‘Mrs. Charbury At Eltham’ by Max Porter

Mrs. Charbury At Eltham by Max Porter, 2017

The magic trick:

Giving the reader backstory through a recurring series of memories

I’m very excited about this month. We’re doing British scary stories all throughout October on the SSMT site.

We start with one from 2017, which isn’t really what I picture when I picture British scary stories. But, trust me, this is a good place to start. Max Porter cooks up a classic-style ghost story here.

Mrs. Charbury, as the title correctly leads you to believe, has returned to Eltham Palace after many years and the trip brings back a string of old memories. The narrative alternates most of the way between memories of a party here that she attended decades ago. It also happens to be the last time she saw her little sister alive.

So we go back and forth between her trip to Eltham as a student and her trip to Eltham today as an old woman. It’s a great way to get the reader up to speed on the backstory. Creepy and effective.

Eventually, we drop the memory threads and focus solely on pushing the present plot forward. It’s a very elegant transition.

And that’s quite a trick on Porter’s part.

The selection:

‘I don’t like it’ said Delia.

‘Oh do shut up.’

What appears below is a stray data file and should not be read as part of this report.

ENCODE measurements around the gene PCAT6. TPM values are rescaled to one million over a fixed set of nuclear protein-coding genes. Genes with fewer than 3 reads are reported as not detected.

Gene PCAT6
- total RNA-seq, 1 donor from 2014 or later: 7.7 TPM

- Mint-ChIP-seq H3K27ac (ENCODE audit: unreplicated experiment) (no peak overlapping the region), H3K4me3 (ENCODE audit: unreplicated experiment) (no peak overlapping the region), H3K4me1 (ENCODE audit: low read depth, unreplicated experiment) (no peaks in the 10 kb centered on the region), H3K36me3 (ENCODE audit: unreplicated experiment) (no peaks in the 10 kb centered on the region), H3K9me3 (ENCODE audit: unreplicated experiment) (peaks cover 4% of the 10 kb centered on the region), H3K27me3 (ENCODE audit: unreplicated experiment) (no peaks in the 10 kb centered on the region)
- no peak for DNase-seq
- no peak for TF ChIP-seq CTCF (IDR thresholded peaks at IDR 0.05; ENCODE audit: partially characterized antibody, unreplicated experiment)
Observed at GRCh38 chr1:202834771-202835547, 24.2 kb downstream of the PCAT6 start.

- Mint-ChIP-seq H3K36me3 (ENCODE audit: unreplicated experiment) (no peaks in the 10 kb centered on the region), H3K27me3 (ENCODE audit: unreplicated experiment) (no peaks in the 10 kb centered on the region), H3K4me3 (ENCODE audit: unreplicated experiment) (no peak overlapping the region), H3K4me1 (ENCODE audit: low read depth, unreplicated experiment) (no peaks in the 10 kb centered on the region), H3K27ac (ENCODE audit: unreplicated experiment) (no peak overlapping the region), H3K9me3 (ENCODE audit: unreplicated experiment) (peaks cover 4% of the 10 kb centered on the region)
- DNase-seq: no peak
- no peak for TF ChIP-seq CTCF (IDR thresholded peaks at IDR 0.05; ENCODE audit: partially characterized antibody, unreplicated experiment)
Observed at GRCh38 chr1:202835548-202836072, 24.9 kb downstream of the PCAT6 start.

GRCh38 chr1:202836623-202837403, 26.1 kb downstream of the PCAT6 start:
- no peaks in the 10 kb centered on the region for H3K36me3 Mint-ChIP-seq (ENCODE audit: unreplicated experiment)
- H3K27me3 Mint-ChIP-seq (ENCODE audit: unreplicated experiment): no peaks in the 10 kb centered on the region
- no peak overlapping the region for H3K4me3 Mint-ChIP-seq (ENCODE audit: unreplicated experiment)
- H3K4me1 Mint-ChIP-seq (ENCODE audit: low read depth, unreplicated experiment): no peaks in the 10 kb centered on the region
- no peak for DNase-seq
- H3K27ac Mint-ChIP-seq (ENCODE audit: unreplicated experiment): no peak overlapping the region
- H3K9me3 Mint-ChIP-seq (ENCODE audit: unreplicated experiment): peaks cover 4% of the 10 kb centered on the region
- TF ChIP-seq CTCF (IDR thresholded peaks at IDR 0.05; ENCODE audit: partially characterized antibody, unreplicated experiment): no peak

And there we were, drying our hands and prettying ourselves, when we heard Virginia say to someone or other ‘Yes, and I’ve just seen the Charbury Sisters arrive. Ye-e-e-es, exactly. One beautiful and silly, one strange and ugly. One Flaming June berry, one burnt brûlée berry.’

And I know Delia heard, because she blushed and hastened her efforts with the handwashing. Poor peculiar Delia. Dumpy and glum.


I step through into the domed room with its fly’s eye roof; the pride and joy of New Eltham.


‘Hello? Is anybody here?’


Back then I called it the Temple of Questionable Taste. I was jealous, I suppose.


‘Hello?’ I call. The building hums.

I think I can hear footsteps approaching so I peer expectantly down each corridor but nobody comes.



There was champagne, so much champagne. Chatter and shrieks of laughter. Cigar smoke. Jazz. Silk.

‘I don’t like it here’ Delia said to me. ‘I have a very bad feeling.’

I flounced off to flirt and dance and get sloshed.


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